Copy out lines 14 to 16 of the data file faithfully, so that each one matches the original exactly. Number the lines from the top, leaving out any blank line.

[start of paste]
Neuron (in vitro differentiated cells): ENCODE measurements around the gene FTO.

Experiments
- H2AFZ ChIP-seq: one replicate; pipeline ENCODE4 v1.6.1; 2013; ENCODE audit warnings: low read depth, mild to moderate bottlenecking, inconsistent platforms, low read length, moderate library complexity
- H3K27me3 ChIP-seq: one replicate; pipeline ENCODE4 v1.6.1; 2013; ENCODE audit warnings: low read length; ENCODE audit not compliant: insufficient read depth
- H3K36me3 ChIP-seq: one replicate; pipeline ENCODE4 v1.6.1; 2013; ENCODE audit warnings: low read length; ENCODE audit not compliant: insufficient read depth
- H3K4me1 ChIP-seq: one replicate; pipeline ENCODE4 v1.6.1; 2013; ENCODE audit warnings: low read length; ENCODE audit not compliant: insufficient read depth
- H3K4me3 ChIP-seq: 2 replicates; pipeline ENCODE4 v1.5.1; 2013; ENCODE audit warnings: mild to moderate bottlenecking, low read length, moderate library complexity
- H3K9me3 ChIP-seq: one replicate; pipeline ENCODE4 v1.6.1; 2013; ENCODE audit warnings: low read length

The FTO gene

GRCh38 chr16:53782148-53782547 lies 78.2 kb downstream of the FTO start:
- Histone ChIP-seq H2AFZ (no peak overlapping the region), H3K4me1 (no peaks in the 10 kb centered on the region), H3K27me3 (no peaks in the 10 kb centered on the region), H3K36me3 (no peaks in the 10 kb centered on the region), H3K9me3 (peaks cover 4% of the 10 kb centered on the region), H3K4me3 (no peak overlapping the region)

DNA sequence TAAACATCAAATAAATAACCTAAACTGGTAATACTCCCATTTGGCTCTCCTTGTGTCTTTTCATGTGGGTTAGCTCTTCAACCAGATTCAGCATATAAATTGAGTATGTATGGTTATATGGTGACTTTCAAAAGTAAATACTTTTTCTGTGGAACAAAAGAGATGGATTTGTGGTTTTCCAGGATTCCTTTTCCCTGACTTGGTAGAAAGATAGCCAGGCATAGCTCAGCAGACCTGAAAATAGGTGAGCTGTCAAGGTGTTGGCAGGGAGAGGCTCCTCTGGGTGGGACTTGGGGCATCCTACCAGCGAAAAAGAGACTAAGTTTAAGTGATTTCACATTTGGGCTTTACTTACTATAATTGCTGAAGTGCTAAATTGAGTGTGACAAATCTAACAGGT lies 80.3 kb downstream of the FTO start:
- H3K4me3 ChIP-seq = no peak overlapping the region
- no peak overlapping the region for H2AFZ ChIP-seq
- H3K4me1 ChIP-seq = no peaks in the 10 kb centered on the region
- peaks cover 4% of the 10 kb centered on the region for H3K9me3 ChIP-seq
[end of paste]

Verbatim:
- no peak overlapping the region for H2AFZ ChIP-seq
- H3K4me1 ChIP-seq = no peaks in the 10 kb centered on the region
- peaks cover 4% of the 10 kb centered on the region for H3K9me3 ChIP-seq